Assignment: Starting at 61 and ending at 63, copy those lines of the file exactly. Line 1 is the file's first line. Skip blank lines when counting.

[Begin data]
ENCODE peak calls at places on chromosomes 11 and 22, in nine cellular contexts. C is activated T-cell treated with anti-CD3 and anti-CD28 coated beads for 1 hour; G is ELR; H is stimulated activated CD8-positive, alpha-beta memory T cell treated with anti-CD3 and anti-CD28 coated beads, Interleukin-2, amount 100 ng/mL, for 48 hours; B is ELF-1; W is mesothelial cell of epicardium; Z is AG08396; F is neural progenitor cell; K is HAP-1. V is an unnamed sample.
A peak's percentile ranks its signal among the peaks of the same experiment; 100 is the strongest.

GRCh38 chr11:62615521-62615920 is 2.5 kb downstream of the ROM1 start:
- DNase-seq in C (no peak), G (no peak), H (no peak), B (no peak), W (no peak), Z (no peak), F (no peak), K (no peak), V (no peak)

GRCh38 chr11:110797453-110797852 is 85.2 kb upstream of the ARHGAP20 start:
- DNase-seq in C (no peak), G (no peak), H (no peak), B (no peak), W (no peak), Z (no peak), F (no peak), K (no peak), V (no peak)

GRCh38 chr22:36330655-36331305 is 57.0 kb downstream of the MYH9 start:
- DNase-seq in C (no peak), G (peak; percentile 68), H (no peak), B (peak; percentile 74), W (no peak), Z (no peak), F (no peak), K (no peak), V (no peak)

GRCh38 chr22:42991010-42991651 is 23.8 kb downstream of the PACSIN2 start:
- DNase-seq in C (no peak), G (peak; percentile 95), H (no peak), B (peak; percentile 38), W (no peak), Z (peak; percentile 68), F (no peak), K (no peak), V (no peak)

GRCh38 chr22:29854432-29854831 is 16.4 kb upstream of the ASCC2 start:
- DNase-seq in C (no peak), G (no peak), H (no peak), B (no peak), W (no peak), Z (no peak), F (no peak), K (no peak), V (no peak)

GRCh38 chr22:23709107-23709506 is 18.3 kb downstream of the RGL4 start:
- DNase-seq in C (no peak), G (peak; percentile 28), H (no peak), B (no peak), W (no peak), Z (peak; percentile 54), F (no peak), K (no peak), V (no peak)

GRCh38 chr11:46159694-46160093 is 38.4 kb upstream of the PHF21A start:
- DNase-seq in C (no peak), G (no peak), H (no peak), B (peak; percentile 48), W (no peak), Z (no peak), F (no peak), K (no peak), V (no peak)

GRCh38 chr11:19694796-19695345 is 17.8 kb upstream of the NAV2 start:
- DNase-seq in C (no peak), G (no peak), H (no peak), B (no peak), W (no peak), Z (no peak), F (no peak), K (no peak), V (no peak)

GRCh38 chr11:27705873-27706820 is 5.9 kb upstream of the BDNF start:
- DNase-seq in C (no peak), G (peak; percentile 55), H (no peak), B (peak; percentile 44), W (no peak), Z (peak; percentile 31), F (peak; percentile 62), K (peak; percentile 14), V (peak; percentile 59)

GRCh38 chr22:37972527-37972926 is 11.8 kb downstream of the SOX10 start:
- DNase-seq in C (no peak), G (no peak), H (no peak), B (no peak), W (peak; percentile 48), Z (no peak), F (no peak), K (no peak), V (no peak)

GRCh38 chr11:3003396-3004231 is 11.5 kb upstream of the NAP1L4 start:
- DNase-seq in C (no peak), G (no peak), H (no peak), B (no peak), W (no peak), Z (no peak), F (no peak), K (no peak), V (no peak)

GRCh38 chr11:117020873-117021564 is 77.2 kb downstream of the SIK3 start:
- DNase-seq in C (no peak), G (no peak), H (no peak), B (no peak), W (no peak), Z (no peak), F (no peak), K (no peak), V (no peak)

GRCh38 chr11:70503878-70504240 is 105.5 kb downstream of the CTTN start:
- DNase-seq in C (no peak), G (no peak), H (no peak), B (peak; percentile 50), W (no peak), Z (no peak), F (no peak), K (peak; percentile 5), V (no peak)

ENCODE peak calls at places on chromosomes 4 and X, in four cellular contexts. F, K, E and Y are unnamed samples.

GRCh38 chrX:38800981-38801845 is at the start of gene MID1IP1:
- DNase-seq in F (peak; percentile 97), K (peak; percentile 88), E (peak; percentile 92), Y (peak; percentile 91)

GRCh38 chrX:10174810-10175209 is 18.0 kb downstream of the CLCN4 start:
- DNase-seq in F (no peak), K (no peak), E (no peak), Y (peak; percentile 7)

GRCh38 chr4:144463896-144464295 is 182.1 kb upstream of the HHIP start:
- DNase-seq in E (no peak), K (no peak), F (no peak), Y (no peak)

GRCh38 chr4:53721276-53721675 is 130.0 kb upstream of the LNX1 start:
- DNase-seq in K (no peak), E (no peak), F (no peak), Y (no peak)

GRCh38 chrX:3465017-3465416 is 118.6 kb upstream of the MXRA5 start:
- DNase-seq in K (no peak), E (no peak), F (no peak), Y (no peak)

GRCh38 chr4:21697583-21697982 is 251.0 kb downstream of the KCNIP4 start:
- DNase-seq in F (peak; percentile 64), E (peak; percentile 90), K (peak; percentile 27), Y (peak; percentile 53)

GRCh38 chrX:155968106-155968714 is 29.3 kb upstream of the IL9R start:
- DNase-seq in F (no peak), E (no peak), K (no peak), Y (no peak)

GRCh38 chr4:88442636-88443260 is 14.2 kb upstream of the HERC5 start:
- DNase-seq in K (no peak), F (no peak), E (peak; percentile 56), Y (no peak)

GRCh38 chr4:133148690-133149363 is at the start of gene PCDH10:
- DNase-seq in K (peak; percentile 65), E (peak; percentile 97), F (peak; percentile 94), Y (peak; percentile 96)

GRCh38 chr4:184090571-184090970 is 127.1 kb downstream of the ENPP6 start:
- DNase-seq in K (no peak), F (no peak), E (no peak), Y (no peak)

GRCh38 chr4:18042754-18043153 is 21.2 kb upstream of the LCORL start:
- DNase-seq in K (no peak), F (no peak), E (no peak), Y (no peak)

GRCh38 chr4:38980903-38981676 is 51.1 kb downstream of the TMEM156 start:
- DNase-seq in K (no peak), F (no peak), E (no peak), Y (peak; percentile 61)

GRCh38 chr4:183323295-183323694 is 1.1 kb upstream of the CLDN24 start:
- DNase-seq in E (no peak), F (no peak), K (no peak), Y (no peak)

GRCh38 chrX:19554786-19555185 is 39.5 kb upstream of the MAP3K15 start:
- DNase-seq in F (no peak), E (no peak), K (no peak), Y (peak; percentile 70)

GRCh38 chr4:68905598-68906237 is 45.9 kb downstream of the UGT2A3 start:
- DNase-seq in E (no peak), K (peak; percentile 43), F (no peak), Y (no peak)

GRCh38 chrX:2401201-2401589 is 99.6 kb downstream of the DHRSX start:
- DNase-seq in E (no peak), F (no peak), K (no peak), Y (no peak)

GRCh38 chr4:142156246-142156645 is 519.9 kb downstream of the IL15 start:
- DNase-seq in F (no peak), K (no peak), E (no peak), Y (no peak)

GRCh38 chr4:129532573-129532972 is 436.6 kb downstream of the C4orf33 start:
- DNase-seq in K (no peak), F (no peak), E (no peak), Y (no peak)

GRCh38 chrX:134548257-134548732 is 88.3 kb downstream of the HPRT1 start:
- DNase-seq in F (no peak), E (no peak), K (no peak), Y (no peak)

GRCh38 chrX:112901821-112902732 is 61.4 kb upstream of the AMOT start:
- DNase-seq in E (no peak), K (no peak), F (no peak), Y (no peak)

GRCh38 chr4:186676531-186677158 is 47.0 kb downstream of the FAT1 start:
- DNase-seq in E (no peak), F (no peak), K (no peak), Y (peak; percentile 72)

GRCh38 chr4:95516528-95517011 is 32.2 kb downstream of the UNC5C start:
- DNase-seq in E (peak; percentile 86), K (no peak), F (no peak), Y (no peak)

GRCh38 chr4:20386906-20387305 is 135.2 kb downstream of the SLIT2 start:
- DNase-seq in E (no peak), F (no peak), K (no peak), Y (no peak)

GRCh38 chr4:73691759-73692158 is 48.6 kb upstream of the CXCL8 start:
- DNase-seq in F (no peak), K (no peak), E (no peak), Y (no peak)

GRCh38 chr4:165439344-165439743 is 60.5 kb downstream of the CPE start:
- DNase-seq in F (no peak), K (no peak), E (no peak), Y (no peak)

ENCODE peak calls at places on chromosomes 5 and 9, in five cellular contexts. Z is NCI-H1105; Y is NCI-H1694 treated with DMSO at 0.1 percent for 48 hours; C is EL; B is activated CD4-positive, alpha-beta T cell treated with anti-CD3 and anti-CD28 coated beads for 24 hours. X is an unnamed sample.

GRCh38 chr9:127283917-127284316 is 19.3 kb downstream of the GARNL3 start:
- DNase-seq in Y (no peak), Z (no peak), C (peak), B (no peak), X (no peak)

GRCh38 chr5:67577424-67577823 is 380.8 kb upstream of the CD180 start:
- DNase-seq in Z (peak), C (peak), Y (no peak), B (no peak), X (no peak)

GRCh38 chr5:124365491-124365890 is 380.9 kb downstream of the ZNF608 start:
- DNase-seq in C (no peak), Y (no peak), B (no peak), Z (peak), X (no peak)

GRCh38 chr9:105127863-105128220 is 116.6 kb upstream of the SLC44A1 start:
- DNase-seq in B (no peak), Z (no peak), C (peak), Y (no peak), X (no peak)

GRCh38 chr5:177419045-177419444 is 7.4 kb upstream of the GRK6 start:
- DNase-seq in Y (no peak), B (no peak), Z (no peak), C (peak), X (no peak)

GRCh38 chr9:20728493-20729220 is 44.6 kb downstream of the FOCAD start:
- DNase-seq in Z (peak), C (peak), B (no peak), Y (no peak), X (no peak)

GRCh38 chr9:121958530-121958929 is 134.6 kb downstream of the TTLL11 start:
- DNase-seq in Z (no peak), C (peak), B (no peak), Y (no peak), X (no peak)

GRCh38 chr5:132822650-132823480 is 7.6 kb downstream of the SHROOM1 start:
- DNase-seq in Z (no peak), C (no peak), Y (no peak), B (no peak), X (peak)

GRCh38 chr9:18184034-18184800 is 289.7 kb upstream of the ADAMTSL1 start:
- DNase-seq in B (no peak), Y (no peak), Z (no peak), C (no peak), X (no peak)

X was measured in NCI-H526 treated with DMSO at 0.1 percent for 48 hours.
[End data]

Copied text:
- DNase-seq in E (no peak), F (no peak), K (no peak), Y (no peak)

GRCh38 chr4:142156246-142156645 is 519.9 kb downstream of the IL15 start:
- DNase-seq in F (no peak), K (no peak), E (no peak), Y (no peak)